Bacterial Adrenergic Sensors Regulate Virulence of Enteric Pathogens in the Gut
Published Web Locationhttps://doi.org/10.1128/mbio.00826-16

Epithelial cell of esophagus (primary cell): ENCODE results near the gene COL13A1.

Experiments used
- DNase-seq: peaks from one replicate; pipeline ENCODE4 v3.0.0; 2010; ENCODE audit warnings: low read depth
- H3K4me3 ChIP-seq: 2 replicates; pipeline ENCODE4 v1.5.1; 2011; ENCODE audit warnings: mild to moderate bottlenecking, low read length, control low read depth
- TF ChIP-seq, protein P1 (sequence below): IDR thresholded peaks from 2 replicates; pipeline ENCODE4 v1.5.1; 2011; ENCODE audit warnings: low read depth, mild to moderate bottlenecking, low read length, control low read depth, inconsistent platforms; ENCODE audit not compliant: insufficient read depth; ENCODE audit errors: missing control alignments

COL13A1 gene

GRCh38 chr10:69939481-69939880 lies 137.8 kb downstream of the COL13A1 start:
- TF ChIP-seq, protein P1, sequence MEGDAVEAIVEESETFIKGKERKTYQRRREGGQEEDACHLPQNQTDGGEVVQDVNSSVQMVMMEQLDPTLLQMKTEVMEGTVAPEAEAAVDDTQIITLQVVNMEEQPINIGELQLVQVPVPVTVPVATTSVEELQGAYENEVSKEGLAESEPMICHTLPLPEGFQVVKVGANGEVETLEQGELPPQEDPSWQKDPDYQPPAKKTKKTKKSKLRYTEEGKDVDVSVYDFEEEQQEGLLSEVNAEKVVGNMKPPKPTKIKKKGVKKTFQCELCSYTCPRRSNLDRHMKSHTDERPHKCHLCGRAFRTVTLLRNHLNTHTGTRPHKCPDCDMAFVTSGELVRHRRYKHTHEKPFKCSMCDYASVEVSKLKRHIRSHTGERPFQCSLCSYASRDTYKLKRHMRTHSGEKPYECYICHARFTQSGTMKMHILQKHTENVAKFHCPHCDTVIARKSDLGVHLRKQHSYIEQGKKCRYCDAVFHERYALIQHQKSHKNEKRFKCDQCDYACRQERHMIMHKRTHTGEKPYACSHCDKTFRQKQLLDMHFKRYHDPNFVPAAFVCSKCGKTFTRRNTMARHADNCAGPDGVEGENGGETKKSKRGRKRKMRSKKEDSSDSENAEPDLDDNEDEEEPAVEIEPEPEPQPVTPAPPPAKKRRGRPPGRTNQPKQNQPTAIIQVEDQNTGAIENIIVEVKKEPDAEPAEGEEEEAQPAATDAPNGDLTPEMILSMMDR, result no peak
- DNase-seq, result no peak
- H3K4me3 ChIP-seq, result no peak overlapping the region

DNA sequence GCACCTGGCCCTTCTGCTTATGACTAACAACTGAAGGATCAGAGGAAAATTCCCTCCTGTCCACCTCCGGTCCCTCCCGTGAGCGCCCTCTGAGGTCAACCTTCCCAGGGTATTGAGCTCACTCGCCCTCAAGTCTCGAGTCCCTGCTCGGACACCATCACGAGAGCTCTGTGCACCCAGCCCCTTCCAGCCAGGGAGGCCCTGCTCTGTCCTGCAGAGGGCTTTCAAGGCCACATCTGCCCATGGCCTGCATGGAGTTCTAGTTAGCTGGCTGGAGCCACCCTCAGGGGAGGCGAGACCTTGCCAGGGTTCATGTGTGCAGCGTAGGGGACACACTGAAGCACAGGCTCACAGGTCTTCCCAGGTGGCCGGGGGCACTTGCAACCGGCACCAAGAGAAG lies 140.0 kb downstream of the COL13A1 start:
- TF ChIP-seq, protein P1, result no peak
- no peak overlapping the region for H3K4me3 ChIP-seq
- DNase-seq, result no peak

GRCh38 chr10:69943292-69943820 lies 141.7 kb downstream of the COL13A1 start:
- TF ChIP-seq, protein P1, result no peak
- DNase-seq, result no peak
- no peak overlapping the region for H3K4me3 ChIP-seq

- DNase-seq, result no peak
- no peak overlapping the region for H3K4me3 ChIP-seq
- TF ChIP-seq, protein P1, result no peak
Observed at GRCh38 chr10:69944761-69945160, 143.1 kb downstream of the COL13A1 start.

Enteric pathogens such as enterohemorrhagic Escherichia coli (EHEC) and Citrobacter rodentium, which is largely used as a surrogate EHEC model for murine infections, are exposed to several host neurotransmitters in the gut. An important chemical exchange within the gut involves the neurotransmitters epinephrine and/or norepinephrine, extensively reported to increase virulence gene expression in EHEC, acting through two bacterial adrenergic sensors: QseC and QseE. However, EHEC is unable to establish itself and cause its hallmark lesions, attaching and effacing (AE) lesions, on murine enterocytes. To address the role of these neurotransmitters during enteric infection, we employed C. rodentium Both EHEC and C. rodentium harbor the locus of enterocyte effacement (LEE) that is necessary for AE lesion formation. Here we show that expression of the LEE, as well as that of other virulence genes in C. rodentium, is also activated by epinephrine and/or norepinephrine. Both QseC and QseE are required for LEE gene activation in C. rodentium, and the qseC and qseE mutants are attenuated for murine infection. C. rodentium has a decreased ability to colonize dopamine β-hydroxylase knockout (Dbh(-/-)) mice, which do not produce epinephrine and norepinephrine. Both adrenergic sensors are required for C. rodentium to sense these neurotransmitters and activate the LEE genes during infection. These data indicate that epinephrine and norepinephrine are sensed by bacterial adrenergic receptors during enteric infection to promote activation of their virulence repertoire. This is the first report of the role of these neurotransmitters during mammalian gastrointestinal (GI) infection by a noninvasive pathogen. The epinephrine and norepinephrine neurotransmitters play important roles in gut physiology and motility. Of note, epinephrine and norepinephrine play a central role in stress responses in mammals, and stress has profound effects on GI function. Bacterial enteric pathogens exploit these neurotransmitters as signals to coordinate the regulation of their virulence genes. The bacterial QseC and QseE adrenergic sensors are at the center of this regulatory cascade. C. rodentium is a noninvasive murine pathogen with a colonization mechanism similar to that of EHEC, enabling the investigation of host signals in mice. The presence of these neurotransmitters in the gut is necessary for C. rodentium to fully activate its virulence program, in a QseC/QseE-dependent manner, to successfully colonize its murine host. Our study data provide the first example of epinephrine and norepinephrine signaling within the gut to stimulate infection by a bacterial pathogen in a natural animal infection.